A quick count reveals that 17 of the 25 TV screens in the restaurant have the Steelers game on. The man in the Bradshaw jersey asks imploringly, "When are we ever going to sack Brady?"

He is Alberto Perez Schoelly, a government economist, and he has brought his two adult sons, one of whom is Sergio. Schoelly, like many Mexicans, became a Steelers fan in the 1970s, when the team was in its heyday and Imevisión (now TV Azteca) started broadcasting games on a regular basis. "Ah, the Steel Curtain," he says. "I remember the Immaculate Reception like it was yesterday."

Just then, the Steelers hit Brady. And Piñón leads the group in a cheer:

"Here we go, Steelers, here we go.

Here we go, Steelers, here we go."

Alas, the Steelers go on to get beaten rather easily 27-16. But the members of Steelers Nation United Mexico, members who officially number in the thousands, aren't just about winning. "The point of the club," Piñón says, "is to get people to leave their houses, get off their couches, to go somewhere for three hours to forget their troubles and shout and scream without having someone tell you to keep it down. That's what's so great about football."


An NFL-themed mural can be seen outside Estadio Azteca, the Mexico City soccer stadium that will host Monday night's Texans-Raiders game. Brett Gundlock/Boreal Collective for ESPN

Mark Waller, the NFL's executive vice president for international, has said that in the next 10 years, "I think we will have at least one or two franchises outside of the U.S." Given the league's games in London and Mexico City this season, the front-runners would seem to be Great Britain and Mexico.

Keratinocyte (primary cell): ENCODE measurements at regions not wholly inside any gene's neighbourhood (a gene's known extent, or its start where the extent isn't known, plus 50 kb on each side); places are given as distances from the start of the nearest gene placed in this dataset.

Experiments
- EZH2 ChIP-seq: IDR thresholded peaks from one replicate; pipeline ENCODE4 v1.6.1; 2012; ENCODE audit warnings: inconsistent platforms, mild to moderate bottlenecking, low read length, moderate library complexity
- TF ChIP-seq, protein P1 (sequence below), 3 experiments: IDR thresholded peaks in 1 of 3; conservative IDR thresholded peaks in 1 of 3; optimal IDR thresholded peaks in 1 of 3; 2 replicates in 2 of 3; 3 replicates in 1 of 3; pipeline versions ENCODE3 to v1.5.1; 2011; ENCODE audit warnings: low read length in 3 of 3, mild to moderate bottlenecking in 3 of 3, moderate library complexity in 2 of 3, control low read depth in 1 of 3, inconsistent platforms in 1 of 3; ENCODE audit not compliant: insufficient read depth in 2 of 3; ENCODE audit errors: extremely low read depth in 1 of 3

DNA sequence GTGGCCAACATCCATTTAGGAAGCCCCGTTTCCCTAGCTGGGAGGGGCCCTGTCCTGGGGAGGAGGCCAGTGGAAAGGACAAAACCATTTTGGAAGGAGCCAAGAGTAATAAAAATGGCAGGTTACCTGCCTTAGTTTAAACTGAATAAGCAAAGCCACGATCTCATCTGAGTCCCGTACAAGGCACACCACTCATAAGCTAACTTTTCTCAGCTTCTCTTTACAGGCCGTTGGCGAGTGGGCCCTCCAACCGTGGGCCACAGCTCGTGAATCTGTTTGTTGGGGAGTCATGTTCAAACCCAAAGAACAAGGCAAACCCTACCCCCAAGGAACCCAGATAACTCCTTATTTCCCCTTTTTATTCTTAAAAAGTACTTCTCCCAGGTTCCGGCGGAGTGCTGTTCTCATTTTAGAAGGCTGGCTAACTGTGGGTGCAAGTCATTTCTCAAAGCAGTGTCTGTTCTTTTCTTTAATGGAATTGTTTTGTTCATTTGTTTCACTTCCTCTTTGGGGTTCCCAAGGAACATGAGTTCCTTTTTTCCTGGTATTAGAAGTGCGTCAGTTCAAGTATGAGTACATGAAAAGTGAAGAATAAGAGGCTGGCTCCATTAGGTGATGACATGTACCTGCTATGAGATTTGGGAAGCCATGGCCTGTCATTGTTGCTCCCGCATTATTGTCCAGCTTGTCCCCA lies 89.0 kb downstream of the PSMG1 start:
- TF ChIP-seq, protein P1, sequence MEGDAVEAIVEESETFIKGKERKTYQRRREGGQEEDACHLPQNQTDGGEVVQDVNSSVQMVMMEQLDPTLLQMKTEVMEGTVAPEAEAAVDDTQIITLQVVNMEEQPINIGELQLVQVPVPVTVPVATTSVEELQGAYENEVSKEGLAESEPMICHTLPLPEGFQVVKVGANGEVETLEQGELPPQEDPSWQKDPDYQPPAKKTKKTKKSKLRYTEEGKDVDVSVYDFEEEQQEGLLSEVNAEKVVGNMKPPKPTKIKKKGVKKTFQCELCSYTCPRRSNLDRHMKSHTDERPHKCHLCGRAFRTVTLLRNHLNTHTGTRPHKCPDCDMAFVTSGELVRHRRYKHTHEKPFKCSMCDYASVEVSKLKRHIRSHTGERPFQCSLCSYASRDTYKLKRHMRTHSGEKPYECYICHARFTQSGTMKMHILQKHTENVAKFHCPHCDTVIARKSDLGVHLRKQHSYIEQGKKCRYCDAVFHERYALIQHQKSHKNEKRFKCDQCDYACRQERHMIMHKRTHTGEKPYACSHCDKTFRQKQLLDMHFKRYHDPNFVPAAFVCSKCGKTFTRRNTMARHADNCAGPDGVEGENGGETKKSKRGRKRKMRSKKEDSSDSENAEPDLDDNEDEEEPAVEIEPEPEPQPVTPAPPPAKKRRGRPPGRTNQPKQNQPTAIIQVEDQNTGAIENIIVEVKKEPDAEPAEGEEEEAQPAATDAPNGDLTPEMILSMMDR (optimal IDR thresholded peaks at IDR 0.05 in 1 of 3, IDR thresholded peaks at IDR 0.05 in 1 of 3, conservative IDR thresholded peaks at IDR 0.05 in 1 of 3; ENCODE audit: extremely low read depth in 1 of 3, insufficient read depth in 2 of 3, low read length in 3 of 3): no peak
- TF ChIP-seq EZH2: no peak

"Whenever I make a presentation," Olivé says, "I get kidded by my colleagues because one of the first slides is always a quote from Thomas Friedman of The New York Times. A few years ago, he wrote, 'In India, people ask you about China, and, in China, people ask you about India: Which country will become the more dominant economic power in the 21st century? I now have the answer: Mexico.'"

A visitor can sense right away why the NFL is bullish on the country's potential. A man in a Steelers jersey roller-skates in a park with his daughters in pink Steelers shirts. Billboards trumpet Monday's game. An Uber driver, Ulices Torres, says he's a Seahawks fan and really misses Marshawn Lynch. A panhandler in a Raiders stocking cap asks for spare change. An electric company employee, Fernando Navarro, hoists a glass at Hooters with an upper arm that has an exquisite tattoo of the Steelers logo on it. "I'm going to the Steelers-Cowboys game," he proudly announces.

And if the visitor wanders into a small shopping center in the Jardines del Pedregal section of Mexico City, he will find an immaculate store devoted to NFL merchandise. At Carlos Rosado Sports, jerseys from nearly every team are sold, as is playing equipment. High on the wall is a No. 15 New York Jets jersey. But it is not there to pay tribute to Brandon Marshall. It belongs to Carlos Rosado.

Once upon a time, the 2003 preseason to be exact, Rosado was a wide receiver for the Jets. Rosado, who had played his football at the University of the Americas in Mexico City, was a veteran of the now-defunct NFL Europe (the Barcelona Dragons and Amsterdam Admirals), and coach Herm Edwards brought him to Jets camp to see whether he had NFL potential.

Rosado lasted the whole preseason before getting cut -- the Jets already had Wayne Chrebet and Santana Moss at wide receiver. But he remembers the experience fondly. "Herm Edwards was very nice to me, and so were the quarterbacks, Chad Pennington and Vinny Testaverde," Rosado says. "I will never forget the thrill when I came out of the tunnel at Giants Stadium for the first time."